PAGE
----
Korean media: Compared with the US nuclear arsenal, North Korea’s nuclear weapons are like children’s toys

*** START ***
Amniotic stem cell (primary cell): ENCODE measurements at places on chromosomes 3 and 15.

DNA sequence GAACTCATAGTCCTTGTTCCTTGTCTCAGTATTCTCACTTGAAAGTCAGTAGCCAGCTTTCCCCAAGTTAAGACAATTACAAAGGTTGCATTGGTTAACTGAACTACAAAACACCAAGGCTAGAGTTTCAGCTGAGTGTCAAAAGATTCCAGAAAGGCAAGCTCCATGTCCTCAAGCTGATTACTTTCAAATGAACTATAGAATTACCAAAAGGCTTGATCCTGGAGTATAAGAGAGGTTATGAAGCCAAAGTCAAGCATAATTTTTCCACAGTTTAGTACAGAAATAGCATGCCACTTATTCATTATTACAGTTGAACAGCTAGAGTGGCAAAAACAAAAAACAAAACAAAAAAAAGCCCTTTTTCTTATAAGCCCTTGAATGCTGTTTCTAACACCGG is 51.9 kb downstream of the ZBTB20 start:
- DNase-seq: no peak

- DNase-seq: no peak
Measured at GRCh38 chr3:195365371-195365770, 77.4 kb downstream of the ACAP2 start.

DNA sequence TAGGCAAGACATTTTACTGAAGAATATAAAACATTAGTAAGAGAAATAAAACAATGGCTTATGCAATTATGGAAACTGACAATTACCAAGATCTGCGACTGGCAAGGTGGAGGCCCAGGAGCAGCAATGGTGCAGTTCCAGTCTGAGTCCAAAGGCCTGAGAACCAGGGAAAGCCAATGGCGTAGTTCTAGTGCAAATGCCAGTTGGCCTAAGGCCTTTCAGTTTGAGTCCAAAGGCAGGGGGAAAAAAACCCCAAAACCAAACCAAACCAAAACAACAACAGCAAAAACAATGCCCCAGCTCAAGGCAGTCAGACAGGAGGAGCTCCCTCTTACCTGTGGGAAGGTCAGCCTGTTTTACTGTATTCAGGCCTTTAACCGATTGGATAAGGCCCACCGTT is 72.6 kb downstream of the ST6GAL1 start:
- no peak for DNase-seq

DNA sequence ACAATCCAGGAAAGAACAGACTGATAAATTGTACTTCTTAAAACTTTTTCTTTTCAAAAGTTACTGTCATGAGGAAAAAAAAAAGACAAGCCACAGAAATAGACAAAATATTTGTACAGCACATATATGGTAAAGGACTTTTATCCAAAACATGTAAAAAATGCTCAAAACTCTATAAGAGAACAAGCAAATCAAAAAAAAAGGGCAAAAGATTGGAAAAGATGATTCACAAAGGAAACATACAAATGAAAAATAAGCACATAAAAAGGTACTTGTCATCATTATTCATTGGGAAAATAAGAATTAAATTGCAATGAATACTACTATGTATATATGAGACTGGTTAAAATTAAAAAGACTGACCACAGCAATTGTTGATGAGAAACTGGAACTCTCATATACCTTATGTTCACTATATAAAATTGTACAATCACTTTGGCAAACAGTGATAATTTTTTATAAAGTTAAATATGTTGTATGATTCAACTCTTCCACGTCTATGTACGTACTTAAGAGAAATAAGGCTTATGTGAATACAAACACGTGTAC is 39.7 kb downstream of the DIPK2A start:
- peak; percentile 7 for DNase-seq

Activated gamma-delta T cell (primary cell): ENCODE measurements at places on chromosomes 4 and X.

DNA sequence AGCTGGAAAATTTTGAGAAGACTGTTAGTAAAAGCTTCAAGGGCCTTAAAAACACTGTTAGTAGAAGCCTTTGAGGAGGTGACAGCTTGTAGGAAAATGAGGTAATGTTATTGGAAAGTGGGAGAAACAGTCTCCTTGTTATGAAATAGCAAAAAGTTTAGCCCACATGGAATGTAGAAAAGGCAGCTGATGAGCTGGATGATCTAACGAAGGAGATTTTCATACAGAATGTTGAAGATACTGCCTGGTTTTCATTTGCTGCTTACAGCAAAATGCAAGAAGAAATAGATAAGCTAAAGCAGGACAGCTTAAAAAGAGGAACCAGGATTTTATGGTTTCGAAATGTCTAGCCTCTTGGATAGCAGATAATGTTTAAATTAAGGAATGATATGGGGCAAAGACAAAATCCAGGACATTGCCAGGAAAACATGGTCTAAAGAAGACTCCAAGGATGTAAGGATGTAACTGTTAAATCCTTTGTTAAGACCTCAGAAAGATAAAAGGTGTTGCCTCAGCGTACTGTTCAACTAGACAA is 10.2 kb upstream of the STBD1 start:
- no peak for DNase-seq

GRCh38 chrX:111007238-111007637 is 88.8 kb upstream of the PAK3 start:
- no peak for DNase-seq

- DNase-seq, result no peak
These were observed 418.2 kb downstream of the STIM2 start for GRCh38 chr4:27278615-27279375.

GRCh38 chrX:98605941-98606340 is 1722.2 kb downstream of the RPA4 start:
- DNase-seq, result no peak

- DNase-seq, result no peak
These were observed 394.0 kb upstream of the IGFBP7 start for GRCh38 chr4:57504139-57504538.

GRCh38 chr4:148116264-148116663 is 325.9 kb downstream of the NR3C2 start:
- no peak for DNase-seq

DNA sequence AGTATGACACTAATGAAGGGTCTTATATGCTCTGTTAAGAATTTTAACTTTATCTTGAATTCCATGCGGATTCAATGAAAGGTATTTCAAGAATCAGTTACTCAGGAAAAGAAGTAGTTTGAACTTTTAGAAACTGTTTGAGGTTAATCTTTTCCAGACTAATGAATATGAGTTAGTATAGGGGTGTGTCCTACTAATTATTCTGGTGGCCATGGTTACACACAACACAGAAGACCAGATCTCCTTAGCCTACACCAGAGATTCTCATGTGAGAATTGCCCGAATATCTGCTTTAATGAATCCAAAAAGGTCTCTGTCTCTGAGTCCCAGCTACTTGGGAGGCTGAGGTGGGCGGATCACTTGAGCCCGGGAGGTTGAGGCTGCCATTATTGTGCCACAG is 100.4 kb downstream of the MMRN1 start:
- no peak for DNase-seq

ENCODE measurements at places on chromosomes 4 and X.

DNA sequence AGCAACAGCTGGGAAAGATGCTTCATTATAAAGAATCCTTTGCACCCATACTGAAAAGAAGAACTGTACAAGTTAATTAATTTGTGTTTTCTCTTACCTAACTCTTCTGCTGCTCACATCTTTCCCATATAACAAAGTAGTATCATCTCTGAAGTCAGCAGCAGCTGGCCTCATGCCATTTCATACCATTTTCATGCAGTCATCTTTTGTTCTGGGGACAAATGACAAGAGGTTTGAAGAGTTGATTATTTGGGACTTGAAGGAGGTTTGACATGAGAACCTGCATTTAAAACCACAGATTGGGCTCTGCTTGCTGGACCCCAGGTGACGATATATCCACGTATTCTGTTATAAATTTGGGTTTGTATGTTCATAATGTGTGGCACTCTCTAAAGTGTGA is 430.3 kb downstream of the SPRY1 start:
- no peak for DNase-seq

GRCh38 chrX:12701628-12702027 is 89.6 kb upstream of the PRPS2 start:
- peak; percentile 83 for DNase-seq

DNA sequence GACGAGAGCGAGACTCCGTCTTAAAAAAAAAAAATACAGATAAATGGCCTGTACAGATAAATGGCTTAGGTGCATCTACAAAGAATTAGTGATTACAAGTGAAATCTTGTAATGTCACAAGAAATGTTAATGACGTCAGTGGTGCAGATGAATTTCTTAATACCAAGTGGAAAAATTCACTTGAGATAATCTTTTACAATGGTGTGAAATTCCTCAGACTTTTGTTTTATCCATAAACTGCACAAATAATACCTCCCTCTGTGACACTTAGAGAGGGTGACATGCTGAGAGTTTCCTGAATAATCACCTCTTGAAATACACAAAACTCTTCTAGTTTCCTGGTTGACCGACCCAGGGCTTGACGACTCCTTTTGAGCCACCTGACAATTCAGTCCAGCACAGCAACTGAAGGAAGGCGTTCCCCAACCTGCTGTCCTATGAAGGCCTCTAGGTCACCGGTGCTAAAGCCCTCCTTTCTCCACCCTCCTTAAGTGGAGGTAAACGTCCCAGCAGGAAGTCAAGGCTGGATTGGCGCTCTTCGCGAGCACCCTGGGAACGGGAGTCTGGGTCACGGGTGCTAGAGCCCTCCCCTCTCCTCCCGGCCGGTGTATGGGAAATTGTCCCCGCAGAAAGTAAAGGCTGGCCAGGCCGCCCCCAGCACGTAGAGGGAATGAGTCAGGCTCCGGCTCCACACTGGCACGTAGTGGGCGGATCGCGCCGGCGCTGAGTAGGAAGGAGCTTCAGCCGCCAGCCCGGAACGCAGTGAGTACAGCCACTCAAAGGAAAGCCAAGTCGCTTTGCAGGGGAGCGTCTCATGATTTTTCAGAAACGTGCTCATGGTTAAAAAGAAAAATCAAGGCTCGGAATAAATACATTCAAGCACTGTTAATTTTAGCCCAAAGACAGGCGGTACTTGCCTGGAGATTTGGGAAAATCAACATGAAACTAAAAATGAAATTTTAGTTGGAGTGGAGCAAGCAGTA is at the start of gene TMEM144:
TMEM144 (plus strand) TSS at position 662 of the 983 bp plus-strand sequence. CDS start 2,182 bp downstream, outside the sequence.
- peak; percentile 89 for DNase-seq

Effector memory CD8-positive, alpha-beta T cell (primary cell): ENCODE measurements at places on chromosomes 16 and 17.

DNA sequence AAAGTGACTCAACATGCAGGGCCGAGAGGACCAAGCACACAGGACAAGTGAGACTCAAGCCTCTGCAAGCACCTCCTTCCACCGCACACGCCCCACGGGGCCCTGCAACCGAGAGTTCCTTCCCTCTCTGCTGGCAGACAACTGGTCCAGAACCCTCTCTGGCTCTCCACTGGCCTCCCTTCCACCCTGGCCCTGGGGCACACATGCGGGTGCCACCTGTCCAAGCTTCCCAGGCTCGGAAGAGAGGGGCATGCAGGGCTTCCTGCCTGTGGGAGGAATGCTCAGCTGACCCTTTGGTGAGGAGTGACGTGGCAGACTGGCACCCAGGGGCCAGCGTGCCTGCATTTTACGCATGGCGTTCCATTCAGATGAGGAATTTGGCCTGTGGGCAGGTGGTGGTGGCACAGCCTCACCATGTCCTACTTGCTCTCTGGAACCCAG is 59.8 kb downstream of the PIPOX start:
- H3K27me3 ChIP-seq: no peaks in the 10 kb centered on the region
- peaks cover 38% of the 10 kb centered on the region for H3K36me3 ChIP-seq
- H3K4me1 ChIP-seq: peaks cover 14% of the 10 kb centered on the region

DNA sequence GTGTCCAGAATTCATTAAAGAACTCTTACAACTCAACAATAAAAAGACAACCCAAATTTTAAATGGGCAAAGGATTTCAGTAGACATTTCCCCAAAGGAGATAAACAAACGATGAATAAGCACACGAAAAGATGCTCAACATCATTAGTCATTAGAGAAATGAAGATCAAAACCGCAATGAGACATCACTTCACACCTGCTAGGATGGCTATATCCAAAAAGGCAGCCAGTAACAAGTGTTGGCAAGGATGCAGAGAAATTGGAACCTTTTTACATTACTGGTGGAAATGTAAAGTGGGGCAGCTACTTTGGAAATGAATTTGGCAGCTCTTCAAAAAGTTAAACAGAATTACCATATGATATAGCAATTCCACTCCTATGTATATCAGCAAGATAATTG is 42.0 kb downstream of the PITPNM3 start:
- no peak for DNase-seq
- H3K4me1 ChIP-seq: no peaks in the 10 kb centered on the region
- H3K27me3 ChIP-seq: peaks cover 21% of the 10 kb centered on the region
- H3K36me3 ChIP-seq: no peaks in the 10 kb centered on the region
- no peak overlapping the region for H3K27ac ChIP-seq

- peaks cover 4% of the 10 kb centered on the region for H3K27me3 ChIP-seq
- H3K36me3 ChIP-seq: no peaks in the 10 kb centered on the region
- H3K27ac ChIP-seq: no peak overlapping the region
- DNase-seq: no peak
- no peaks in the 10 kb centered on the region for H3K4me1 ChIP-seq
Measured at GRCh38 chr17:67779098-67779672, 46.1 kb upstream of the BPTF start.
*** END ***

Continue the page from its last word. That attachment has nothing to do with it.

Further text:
Regarding Kerry’s visit to China to discuss sanctions against North Korea, the North Korean media did not pay attention to it, nor did it publish reports that the United Nations might issue a resolution on sanctions against North Korea. In recent days, the North Korean media no longer separately reported on the January 6 nuclear test. Their focus was the forthcoming Seventh Party Member Conference of the Workers’ Party in May. On the 25th, the front page of the 'Rong Sinmun' published a congratulatory message from North Korean leader Kim Jong-un to the General Secretary of the Central Committee of the Lao People’s Revolutionary Party. In addition, it also published a general assault to welcome the seventh party congress with unprecedented labor results. The special report introduces that the production personnel of various parts and departments in North Korea have vigorously set off a work climax and overfulfilled production tasks. The recent calm of North Korea may not be able to ensure that there will be no tension on the peninsula in the future. According to a report by South Korean Radio International on the 23rd, the US B-2 stealth bomber, known as the ghost of the sky, will fly over the Korean peninsula next month. A senior South Korean government official said that in addition to the B-2 stealth bomber, the US Navy's nuclear-powered submarines and aircraft carriers will also participate in the South Korea-US key decision joint military exercise to be held in early March. According to reports, the US military sending B-2 stealth bombers and nuclear-powered submarines to South Korea can be said to be a demonstration of force against North Korea’s brazen nuclear test. Why can't the sanctions hurt North Korea? The British '**** Times' wrote on the 25th that even if new sanctions are brewing, North Korea's ability to conduct nuclear tests with the largest explosion equivalent to date clearly shows that the existing Sanctions cannot stop its nuclear process. The report also said that De Thomas, who had served as an adviser to the US State Department on North Korea issues, recently wrote on the North Korean website 38north.org: The North Korean regime is a type that is resistant to successful sanctions... if the sanctions are strong enough. Enough to deter North Korea, such sanctions are also likely to cause it to launch a desperate war. Why is North Korea so desperate to develop nuclear weapons? Is it to attack South Korea to forcibly realize communist reunification? Is it to launch a nuclear missile at the heart of the United States to destroy the country? The Korean National Daily published an article on the 21st that this is impossible. . Compared with the US nuclear arsenal, North Korea’s nuclear weapons are like children’s toys. The report tried to review history to find the essence of North Korea’s nuclear issue. The article said that Won Kwang University professor Kim Jae-beom analyzed the declassified documents of the US State Department and found that the United States had deployed nuclear weapons in South Korea in 1958, stimulating North Korea to develop nuclear weapons from the 1960s. If we want to truly solve the North Korean nuclear issue, we have to admit that North Korea is developing nuclear weapons because it is worried about its own survival. In the negotiations, it adopts strategies based on this understanding and uses cards like the peace agreement to ensure the security of the Pyongyang regime, or in North Korea. Form diplomatic relations with the United States or Japan. When we focus on sanctions or pressure, more time will only be wasted, and North Korea’s nuclear capabilities will continue to improve. Although some people hope that North Korea will collapse, this is impossible in practice. Washington and Seoul ignore this and intensify military tensions. They will only be regarded as political use of the North Korean nuclear issue. The South Korean government uses this as a lever against China for domestic political purposes.